1. What led you to improvised music?

It just always seemed like as much fun as writing music. Liking music that had improvised elements like early industrial music and jazz. Then, yeah, just enjoying improvising with people.

2. What instrument or equipment do you use to improvise, and what is your relationship with this equipment/instrument?

I used to use electronics, bass, drums and various other things, but have solely focused on voice for just over a three years. I got a bit obsessed with Tuvan and Mongolian overtone singing and the Inuit throat singing of Tanya Tagaq.

I had asthma for years, and started transitioning gender ~a year ago, and for most of my life have felt really, really disassociated from my body. Apart from just loving the sounds of these artists and exploring them myself, singing also became a way of connecting to my body, getting ‘out of my head’ and integrating things like meditation and chaos ritual magick in a way that seemed fun, creative and open-ended.

3. What keeps you improvising? What do you think makes this music important, either personally, socially, politically, etc.

It still feels fun, challenging and exciting. I haven’t gotten bored yet? (Or at least, when I have, I have found interest in exploring this boredom. But my practice feels heavily influenced by Buddhist insight meditation, a large part of which has to do with accepting the reality of the present moment and striving for a quality of attention independent of the phenomena one experiences and I think this has influenced my improvising practice.)

I feel profoundly confused about words like ‘importance’. On one hand, anything one loves has a profound importance, and following one’s ‘calling’ to art seems like the most ‘important’ thing anyone could do. And I sometimes believe that art has—or should have—a really important place in our society. On another hand, I sometimes wonder if I put all of my energy from singing into some kind of activism I would make a more tangible difference to making the world a better place. I have similar confusion around meditation, except that meditation has, I think, a clear benefit to the kind of person one becomes, which feels like a much better place to engage with the problems of the world from—I feel like a much kinder, compassionate and nicer person than before I started meditating, but it also feels complicated to try and tease out cause and effect in such things. My singing practice feels very tied in to my magick and meditation work and that has often felt ‘important’ in these ways, but I do feel confused about it. 

4. What are your feelings on the relationship between planning and spontaneity in improvisation?

I fall very heavily on ‘spontaneity’ in my practice—in some sense my project of recording daily and the other improvisation work that I have done has had a strong focus on responding to whatever I experience in the moment. And embracing a more spontaneous approach to ritual magick felt really important for me as a way of getting ‘out of my head’—I felt pretty unbalanced for most of my life. But of late I have become interested in integrating more ‘intellectual’ aspects of my self in improvisation, and found myself interested in revisiting ‘writing’ music. And I’ve never felt ‘anti’ planning—I’ve just focused on other things; I really like other, more planned things that other performers have done. I think I find the idea of ‘planning’ a bit challenging now, and I feel curious about engaging with that challenge. I also wonder if recording everything, and improvising every day functions a bit like a crutch in a way as I don’t ever work on something until I ‘finish’ it—I just do lots of things, lots of sketches that feel part of a larger project.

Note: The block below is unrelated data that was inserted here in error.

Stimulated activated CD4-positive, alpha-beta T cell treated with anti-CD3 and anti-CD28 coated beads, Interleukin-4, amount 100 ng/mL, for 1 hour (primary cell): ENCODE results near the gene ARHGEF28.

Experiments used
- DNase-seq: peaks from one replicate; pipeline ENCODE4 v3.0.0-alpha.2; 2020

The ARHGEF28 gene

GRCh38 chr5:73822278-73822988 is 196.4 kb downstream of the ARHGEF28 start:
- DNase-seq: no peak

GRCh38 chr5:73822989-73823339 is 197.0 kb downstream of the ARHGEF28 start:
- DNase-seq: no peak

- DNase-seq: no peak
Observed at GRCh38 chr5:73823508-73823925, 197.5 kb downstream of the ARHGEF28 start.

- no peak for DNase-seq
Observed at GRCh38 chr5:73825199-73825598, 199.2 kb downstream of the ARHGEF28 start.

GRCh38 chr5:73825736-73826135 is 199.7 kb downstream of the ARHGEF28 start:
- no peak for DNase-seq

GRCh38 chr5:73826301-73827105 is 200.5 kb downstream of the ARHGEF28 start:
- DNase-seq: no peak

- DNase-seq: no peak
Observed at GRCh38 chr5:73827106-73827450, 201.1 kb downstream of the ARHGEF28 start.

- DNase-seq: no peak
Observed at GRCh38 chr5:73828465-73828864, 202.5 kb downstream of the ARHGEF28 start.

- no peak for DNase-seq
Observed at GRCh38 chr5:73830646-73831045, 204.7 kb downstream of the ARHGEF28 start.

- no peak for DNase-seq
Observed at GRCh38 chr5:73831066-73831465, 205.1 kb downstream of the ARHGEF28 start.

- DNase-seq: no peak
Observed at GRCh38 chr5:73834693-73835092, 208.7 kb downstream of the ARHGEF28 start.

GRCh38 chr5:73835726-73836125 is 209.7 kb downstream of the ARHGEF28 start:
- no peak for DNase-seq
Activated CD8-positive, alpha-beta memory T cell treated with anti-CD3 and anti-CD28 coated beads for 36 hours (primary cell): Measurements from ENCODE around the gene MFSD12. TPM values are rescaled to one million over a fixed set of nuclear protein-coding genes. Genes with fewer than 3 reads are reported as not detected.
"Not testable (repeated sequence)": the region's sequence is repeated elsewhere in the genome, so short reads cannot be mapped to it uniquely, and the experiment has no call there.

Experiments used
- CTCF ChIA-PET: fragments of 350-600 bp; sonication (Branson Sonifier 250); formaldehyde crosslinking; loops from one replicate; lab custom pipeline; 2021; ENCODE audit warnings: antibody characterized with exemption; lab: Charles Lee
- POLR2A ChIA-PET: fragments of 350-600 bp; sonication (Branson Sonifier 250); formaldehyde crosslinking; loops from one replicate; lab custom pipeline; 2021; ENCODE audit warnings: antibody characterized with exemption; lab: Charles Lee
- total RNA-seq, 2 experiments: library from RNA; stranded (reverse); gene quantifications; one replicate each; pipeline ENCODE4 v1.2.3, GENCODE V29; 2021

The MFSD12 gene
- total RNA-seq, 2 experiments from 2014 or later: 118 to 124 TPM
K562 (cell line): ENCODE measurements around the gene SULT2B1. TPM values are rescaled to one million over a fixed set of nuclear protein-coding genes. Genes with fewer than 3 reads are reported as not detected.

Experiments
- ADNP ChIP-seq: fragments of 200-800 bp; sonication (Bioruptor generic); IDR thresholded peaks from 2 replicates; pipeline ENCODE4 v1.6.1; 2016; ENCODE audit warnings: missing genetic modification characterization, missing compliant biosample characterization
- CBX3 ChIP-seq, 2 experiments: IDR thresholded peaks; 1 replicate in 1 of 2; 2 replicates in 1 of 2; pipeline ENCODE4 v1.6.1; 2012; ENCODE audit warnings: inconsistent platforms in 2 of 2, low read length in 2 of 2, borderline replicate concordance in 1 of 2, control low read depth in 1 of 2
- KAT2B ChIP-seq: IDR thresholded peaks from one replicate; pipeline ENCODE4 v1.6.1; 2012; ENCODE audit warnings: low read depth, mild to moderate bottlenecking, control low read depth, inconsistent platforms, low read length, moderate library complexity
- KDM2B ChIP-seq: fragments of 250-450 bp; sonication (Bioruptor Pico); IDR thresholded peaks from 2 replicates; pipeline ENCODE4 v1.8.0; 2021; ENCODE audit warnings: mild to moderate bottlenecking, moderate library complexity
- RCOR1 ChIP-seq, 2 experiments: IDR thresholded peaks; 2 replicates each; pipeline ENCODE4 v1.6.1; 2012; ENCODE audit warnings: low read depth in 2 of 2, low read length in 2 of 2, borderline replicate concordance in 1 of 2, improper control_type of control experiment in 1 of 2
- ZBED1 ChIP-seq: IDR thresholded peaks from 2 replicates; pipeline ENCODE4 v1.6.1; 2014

5. How do you evaluate or reflect upon improvisations you’ve played? How does the evaluation of a recording differ from the evaluation of a performance?

I usually enter trance, or meditative states while performing and don’t really use my ‘rational’ mind, so my ‘evaluation’ of a performance at the time probably leans towards how it felt rather than some kind of ‘objective’ analysis of how it sounded. I find listening back afterwards really important and do so fairly often, and at different times as well. Generally I feel better about more recent pieces, but that has to do with my improvement in singing as much as anything else, I think. Writing about performances or recordings feels really important to and something I need to do more.

6. Do you think there is room for discursive (as opposed to non-discursive/pre-lingual?) thought in improvisation? Can discursive thoughts whilst playing be productive rather than distracting, and if so, do you have an idea as to when this might be the case?